Flipping the stress switch “on” too often can put immense pressure on both mind and body. It can cause anxiety, depression, adrenal fatigue and compromised immunity. While there are a number of things we can do to address this, research is increasingly pointing to exercise as being an important tool in our arsenal to deal better with stress – and to support our wider mental health as a whole. The neuroscience of physical fitness is an exciting and rapidly-developing research topic that is already changing the way that we approach stress and mood disorders.

The impact of exercise on our brain

Studies show that physically-trained individuals show lower physiological and psychological responses to psychosocial stress. Very simply put, people who exercise more are able to cope with stress in a more effective way. 

How? Studies have shown that “enhanced physical exercise facilitates neuroplasticity of certain brain structures and as a result cognitive functions as well as affective and behavioural responses”. Research suggests that exercise helps to promote neural growth, decrease inflammation and establish new activity patterns in the brain. 

Exercise, and the increased blood flow that it causes, represents an important physiological stimulus on our hypothalamic pituitary adrenal (HPA) axis, our central stress response system made up of the hypothalamus, pituitary gland and adrenal glands. The brain areas most changed by exercise are:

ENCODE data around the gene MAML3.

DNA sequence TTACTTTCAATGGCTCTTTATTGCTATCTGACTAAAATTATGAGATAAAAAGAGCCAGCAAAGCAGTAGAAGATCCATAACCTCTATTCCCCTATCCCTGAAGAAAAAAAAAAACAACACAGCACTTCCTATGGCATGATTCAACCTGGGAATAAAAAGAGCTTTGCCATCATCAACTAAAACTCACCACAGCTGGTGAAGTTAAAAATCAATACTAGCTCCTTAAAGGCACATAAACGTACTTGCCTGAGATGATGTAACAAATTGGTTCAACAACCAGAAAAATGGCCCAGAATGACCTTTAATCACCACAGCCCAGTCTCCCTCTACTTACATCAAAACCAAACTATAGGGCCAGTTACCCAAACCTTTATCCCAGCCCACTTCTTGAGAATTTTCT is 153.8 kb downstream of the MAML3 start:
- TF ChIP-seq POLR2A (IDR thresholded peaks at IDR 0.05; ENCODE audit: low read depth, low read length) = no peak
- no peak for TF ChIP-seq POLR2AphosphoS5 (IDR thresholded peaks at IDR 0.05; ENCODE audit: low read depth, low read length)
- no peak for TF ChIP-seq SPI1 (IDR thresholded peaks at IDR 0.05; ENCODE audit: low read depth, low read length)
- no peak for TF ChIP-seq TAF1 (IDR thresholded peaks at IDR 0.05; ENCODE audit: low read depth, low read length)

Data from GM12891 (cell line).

• The hippocampus – the seahorse-shaped structure that sits across both sides of the brain and is responsible for long-term memory
  • The amygdala – the small pea-shaped part of our brain that deals with emotional memory. Any impairment of this part of the brain is associated with heightened feelings of anxiety and fear
  • The frontal cortex – this is the front-most part of our brain, closely linked to personality traits and our ability to think and make rational decisions

The hippocampus and the amygdala are both part of the limbic system, a set of brain structures which support a variety of functions including emotional processing, behaviour, motivation and memory formation. The impact of exercise on the amygdala, which controls our fear response to stress and regulates our emotion, is of particular interest. Disorders of the amygdala are closely linked to heightened feelings of anxiety and distress. Studies show that aerobic exercise counteracts dysfunctional activations of the amygdala, suggesting that simply being active helps to reduce the impact of stressors on mood. 

Impact of exercise on neurotransmitters